The effects of globalization upon culture thus pose a special challenge to a Church that seeks to spread Christianity through “inculturation.” Globalization, coming in the wake of industrialization and urbanization, tends to accelerate the decline of the mediating structures of civil society (families, parishes, neighborhoods) where the virtues that might serve to humanize globalization are instilled, reinforced, and transmitted from one generation to the next.


So how can the Church mediate her teachings, “ever ancient and ever new,” through the turbulence and fragmentation that characterize what theologian Frederick Lawrence calls “the contemporary diaspora situation”? That is an enormous challenge both for the Holy See as an actor in international settings and for all Catholics. In both cases, there are two essentials: understanding the world and personal formation of the actors. And of the two, formation must have priority.

As the Holy Father strikingly put it in his recent address to university professors and students: “It is part of Christian realism to understand that great social changes are the result of small and courageous daily options. You often ask yourselves: When will our world be configured to the Gospel message? The answer is simple: When you, in the first place, act and think permanently like Christ, at least part of that world will be given to him in you.” Regarding globalization, and perhaps thinking of our conference, he went on to say that “to promote a global culture of those moral absolutes that are a person’s rights, it is necessary that each Christian begin with himself.”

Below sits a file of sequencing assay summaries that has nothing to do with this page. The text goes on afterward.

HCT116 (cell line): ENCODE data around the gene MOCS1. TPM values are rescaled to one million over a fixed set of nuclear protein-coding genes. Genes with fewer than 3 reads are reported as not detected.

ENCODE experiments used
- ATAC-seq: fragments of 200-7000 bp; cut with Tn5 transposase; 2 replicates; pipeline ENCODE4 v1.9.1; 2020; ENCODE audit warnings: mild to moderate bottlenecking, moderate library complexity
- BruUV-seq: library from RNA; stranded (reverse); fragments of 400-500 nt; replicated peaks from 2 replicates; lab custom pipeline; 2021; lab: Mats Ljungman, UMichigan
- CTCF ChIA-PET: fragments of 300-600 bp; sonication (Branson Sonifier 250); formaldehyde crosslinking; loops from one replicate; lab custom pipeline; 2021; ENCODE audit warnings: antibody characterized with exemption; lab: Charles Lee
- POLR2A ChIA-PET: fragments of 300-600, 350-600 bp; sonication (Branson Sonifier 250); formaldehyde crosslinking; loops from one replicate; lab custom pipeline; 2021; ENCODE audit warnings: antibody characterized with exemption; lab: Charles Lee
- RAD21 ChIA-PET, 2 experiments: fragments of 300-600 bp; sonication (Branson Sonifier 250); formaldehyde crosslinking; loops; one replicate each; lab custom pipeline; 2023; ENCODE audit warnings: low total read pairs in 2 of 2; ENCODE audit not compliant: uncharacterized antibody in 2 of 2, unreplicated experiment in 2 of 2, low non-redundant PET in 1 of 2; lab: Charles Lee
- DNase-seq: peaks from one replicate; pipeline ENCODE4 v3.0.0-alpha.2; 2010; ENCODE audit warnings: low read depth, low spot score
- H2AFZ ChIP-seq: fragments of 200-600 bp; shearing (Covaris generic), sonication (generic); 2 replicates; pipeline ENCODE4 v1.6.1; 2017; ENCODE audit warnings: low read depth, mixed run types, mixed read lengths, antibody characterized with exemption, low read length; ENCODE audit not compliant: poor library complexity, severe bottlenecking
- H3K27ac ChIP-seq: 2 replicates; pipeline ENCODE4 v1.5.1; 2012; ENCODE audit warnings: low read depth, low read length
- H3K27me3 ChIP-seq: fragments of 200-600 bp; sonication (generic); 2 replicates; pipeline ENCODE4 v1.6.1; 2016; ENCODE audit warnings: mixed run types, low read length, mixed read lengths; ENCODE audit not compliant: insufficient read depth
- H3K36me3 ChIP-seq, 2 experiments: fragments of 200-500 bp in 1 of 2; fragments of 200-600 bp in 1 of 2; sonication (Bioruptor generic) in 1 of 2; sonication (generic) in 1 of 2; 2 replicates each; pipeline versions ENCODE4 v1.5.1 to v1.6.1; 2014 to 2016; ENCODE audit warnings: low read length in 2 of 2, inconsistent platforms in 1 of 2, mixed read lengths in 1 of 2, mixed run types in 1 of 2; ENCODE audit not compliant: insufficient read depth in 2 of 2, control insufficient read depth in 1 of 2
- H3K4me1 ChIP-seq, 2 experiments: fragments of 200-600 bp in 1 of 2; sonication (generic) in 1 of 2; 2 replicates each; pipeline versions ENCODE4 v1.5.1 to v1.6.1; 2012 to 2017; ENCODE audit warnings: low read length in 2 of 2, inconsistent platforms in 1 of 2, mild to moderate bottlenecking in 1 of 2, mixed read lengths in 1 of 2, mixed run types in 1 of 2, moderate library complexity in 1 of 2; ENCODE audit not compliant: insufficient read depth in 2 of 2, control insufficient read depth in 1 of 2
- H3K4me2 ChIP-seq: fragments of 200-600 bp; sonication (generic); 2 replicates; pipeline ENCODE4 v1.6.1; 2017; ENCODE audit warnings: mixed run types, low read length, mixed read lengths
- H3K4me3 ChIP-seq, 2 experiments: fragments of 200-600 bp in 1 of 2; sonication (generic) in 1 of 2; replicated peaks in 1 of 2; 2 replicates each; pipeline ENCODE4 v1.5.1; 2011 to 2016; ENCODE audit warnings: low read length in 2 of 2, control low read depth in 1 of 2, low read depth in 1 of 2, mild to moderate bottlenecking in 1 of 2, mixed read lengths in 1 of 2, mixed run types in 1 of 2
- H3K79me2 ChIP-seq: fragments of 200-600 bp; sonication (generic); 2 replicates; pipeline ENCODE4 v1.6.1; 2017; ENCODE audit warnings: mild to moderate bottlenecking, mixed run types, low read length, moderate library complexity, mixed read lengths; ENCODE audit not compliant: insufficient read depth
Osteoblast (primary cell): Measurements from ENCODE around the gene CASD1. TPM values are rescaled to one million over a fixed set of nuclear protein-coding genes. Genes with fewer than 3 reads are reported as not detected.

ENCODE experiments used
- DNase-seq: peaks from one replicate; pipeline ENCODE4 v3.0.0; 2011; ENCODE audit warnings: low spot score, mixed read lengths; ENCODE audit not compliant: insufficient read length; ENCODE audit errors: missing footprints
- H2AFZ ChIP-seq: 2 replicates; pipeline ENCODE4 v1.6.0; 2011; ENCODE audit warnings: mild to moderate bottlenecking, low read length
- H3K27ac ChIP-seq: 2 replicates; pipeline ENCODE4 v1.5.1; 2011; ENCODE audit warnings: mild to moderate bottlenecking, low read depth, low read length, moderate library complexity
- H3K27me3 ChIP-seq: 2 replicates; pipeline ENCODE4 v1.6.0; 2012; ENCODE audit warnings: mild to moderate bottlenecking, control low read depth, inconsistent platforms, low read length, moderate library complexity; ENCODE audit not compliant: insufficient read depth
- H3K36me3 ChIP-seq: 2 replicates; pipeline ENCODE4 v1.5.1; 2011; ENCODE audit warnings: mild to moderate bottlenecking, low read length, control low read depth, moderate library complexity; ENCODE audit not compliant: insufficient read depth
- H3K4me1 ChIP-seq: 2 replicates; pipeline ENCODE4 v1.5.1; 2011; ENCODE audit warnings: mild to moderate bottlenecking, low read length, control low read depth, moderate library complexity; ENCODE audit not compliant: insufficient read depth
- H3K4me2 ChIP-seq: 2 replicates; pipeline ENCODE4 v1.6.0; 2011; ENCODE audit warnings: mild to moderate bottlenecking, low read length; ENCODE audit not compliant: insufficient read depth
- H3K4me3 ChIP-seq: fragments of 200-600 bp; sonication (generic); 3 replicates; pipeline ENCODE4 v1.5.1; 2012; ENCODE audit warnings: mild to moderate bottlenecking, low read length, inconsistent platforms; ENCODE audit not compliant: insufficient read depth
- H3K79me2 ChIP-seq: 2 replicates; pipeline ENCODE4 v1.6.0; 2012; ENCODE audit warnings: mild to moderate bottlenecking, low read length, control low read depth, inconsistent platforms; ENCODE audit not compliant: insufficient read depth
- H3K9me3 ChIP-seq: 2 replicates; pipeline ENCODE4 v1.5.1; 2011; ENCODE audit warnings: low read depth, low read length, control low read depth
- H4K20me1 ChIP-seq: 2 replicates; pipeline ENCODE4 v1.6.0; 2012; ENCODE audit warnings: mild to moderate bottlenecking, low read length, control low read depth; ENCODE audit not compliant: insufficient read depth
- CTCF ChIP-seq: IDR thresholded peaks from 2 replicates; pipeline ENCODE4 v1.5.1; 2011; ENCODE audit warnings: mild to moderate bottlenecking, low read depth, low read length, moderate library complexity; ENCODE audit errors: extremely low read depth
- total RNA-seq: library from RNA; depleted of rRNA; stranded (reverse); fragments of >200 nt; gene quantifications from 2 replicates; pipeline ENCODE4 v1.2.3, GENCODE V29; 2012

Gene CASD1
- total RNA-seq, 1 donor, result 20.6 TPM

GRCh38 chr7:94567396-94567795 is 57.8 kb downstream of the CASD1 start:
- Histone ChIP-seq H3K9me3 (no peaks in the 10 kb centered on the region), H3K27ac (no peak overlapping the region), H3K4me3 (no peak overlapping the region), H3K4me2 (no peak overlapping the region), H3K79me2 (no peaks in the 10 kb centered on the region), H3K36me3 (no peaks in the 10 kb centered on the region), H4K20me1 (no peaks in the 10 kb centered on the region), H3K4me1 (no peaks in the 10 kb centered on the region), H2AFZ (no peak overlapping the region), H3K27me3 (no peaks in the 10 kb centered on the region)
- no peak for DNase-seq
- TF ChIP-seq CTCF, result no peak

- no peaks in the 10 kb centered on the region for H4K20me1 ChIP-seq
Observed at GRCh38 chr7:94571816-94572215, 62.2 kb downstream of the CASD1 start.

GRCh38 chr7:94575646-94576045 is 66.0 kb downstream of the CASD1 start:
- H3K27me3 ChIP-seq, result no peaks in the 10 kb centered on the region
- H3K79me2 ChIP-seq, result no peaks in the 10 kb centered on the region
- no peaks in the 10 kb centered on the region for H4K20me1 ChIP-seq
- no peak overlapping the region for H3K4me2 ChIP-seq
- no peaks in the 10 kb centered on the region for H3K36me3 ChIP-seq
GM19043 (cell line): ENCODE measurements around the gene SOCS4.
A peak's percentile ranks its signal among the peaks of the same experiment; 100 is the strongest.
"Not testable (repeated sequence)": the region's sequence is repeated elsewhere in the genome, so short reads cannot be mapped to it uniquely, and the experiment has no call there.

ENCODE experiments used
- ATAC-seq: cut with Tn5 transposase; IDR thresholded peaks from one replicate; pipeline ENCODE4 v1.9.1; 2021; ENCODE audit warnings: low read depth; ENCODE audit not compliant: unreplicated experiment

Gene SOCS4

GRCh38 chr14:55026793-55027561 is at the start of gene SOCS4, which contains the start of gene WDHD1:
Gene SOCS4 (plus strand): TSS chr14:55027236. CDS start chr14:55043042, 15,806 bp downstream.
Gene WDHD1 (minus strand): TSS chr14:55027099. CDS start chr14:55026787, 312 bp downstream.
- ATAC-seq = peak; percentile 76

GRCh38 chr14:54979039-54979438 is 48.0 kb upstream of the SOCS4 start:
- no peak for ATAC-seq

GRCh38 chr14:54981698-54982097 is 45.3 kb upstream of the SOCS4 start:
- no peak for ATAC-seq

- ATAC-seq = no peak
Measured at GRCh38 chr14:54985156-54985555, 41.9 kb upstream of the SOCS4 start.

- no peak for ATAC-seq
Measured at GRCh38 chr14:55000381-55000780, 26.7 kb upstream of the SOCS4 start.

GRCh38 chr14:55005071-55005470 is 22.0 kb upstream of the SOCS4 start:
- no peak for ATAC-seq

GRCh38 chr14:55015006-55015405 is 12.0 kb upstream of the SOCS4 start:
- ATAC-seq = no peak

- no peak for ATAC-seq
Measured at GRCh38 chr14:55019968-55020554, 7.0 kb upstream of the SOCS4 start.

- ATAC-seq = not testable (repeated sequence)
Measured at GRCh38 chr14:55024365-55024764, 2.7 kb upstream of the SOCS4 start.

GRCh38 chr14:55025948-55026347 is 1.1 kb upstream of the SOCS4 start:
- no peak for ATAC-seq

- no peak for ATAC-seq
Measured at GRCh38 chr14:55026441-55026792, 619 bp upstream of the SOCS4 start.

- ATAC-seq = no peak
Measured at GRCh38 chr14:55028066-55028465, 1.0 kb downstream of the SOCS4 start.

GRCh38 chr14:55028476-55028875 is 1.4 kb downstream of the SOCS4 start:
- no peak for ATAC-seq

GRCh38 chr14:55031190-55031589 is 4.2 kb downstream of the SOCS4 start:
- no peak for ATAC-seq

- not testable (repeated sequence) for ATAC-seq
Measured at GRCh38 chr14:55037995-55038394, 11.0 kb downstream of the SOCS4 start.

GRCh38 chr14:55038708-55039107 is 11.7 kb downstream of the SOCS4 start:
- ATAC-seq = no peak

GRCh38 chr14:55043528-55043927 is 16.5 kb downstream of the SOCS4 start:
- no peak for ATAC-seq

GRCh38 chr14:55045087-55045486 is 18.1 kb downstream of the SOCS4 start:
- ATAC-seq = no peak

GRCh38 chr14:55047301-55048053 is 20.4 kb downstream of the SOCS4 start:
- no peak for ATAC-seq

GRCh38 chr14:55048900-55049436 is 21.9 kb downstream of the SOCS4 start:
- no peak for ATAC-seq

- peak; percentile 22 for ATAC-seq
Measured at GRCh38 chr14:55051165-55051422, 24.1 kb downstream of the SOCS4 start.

The Church’s work in the ever-changing world is thus perhaps best regarded as an ongoing crusade to shift probabilities in favor of what John Paul II calls the civilization of life and love. Globalization undoubtedly poses formidable challenges to that never-ending task. But the resources that the Church brings to meet those challenges are formidable as well.

Zenit: Christianity and Globalization: Vatican Offical Offers Guidelines (Sept. 16, 2006)

Discernment is needed in order to avoid accepting a vision of globalization that sees itself as part of a postmodern process in which liberty is given an absolute value and a place for tradition and religion is denied. For its part the Church proposes a culture based on a Christian anthropological vision that has as its objective the construction of a new humanity.


The Church also proposes the concept of moral authority in dealing with globalization. The changes at a global level have brought to the forefront questions regarding progress and goods on a universal scale that need to be somehow reconciled according to a hierarchy of values. This in turn requires a correct understanding of human dignity and rights that is not possible, however, if we accept a system based on ethical relativism.